According to the 2008 Judicial Campaign Ethics Handbook, Anderson’s post-primary politicking is legal — and will remain so for a half-year after she takes the bench, as long as she is repaying debts to donors other than herself or family members:
“A judicial candidate’s campaign committee may, within the applicable window period, hold a post-election fund-raising event, the proceeds of which will be used to satisfy outstanding election debts to third parties. The campaign committee may not, however, sponsor an event for the purpose of repaying loans made to the committee by the candidate or the candidate’s relatives, or where it is intended that any funds remaining after payment of campaign debts would belong to the political party organization.”
The handbook also states that this behavior is only permissible within a special “window period.” By law, that window opens nine months before the primary, judicial convention or official nominating meeting for the judgeship; and, by the same law, closes six months after the general election for the Surrogate Court.
These fundraisers are all permissible, but exploring Anderson’s campaign war chest ($238,000 in total contributions) illustrates the contradictions inherent in the Surrogate Court election system.
Even if she has followed the rules, Anderson’s committee accepted contributions from 13 different lawyers who had received many coveted guardianship assignments in the New York Surrogate Court during the last year. Leading that list was New York attorney Charles Gibbs, who received three guardianship appointments in Manhattan Surrogate Court last year — earning more than $198,000 in fees.
Collectively, the donors in question received 26 guardianships and earned $368,700 in guardianship fees in the Manhattan Surrogate Court — in the last year. (For a complete list, click here)
In addition to those individual contributions, 17 other gifts came from law firms that included estate law, elder law, guardianship, and other Surrogate Court practice areas. In all, Anderson received nearly $30,000 in contributions from these types of firms. Greenfield Stein & Senior contributed $6,800 and Finkelstein & Virga contributed $5,000, and both firms included Surrogate Court practice. (For that list, click here)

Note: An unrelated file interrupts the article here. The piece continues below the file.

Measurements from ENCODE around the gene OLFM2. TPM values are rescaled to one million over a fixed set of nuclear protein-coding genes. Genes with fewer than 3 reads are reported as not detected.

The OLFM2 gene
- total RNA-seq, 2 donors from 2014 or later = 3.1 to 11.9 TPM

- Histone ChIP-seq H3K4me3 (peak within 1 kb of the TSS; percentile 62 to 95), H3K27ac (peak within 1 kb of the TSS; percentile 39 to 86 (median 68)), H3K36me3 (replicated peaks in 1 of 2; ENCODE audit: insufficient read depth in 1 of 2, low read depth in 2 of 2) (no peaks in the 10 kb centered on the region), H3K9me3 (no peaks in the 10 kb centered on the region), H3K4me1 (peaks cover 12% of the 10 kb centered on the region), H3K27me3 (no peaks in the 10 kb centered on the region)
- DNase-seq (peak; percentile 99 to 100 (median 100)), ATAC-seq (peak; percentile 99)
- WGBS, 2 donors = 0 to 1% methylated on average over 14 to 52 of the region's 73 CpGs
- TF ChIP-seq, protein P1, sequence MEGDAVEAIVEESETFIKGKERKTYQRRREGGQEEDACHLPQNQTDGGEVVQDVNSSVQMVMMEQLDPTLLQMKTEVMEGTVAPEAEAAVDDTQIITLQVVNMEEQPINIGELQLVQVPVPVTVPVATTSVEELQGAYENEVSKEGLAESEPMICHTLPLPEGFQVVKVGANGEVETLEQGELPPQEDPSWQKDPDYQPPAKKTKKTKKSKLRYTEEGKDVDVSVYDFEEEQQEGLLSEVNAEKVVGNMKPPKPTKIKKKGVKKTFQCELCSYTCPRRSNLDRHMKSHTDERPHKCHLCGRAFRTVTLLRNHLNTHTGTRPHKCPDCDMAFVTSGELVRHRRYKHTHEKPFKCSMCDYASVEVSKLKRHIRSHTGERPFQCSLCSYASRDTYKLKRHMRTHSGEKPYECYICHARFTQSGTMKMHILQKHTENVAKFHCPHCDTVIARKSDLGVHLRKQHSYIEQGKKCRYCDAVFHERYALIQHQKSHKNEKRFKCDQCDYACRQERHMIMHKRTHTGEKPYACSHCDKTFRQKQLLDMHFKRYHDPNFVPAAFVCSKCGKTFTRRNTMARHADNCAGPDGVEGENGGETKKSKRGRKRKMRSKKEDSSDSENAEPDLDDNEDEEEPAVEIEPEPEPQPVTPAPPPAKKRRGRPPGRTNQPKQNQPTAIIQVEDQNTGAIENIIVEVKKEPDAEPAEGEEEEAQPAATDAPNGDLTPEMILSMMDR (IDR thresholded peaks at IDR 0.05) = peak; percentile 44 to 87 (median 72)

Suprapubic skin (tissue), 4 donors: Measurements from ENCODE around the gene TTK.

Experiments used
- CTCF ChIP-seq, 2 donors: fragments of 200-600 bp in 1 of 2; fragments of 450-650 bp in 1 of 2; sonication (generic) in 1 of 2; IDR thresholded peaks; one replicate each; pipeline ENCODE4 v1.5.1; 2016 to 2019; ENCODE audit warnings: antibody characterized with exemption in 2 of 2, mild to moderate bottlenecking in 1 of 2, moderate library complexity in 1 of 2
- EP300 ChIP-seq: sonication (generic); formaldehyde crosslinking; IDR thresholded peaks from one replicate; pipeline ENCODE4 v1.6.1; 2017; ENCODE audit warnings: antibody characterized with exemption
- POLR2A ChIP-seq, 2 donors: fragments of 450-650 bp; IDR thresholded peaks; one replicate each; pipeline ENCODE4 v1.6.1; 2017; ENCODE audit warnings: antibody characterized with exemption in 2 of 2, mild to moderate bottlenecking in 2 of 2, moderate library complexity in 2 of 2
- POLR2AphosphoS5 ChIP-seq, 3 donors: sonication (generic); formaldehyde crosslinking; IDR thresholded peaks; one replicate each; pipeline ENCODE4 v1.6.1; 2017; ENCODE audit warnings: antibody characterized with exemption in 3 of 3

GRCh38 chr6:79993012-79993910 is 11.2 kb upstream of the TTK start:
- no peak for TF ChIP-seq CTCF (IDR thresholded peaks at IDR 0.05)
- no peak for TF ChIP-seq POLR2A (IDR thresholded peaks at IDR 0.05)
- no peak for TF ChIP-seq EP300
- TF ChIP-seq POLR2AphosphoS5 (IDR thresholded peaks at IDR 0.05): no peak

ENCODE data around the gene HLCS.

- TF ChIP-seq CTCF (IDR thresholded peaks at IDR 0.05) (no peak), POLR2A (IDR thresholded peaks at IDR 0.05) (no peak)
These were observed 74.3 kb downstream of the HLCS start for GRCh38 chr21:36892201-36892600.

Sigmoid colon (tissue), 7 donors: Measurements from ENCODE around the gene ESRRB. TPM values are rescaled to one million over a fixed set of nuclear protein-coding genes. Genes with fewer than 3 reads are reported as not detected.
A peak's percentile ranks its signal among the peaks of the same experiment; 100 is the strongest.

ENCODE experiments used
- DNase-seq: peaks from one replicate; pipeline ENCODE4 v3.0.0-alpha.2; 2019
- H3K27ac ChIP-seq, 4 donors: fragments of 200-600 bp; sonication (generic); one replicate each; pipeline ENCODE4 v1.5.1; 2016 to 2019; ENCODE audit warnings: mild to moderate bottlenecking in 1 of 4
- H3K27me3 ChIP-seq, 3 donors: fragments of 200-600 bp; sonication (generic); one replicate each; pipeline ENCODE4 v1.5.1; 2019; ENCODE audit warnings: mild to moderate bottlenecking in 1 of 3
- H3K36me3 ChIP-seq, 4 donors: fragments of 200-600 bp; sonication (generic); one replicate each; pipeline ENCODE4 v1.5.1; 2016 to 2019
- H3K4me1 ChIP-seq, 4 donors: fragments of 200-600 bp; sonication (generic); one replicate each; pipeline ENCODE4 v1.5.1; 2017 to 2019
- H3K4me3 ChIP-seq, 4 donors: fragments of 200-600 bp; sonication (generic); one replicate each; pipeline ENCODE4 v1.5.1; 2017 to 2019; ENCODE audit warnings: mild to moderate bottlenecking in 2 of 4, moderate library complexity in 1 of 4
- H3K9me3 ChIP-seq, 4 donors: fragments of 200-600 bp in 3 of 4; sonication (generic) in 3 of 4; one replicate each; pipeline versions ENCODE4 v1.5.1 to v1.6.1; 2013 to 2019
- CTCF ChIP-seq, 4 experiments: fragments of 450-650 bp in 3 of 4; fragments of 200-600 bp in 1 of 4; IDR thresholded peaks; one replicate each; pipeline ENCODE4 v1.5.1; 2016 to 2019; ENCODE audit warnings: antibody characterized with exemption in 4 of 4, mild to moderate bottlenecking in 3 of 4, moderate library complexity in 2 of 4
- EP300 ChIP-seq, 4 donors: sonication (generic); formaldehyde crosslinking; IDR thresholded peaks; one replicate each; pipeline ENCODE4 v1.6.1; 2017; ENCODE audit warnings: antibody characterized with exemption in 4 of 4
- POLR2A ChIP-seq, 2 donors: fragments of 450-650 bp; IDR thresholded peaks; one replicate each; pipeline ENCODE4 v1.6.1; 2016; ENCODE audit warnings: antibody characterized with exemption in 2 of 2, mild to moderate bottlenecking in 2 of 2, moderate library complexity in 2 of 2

In an arcane election law twist, all New York judges are permitted to hold fundraisers and interact with contributors — but they are not supposed to know who contributed to them. The law reads:
“A judicial candidate may attend his/her own fund-raising event and may actually see and acknowledge individuals in attendance, but the identities of those who contribute to a judicial candidate’s campaign should otherwise be kept from the candidate except to the extent legally permissible.”
During the heated primary season, the losing Surrogate candidate John J. Reddy, Jr., offered to restrict his contributors in a dramatic way — removing all campaign contributors from his list of eligible attorneys for guardianship assignments.
In an interview this week, Reddy guardedly spoke of political donations. “I think more likely a large number of [Surrogate law attorneys] are contributing only because it is their aspiration that the court will better be served by a [particular candidate]. I don’t think you can look at the contributions and say that these people anticipate appointments,” he said.
“At the same time, I thought it was better to be up front about [my contribution policy]. And that didn’t dissuade many attorneys from contributing,” he concluded, alluding to the more than $600,000 collected during his failed Surrogate bid.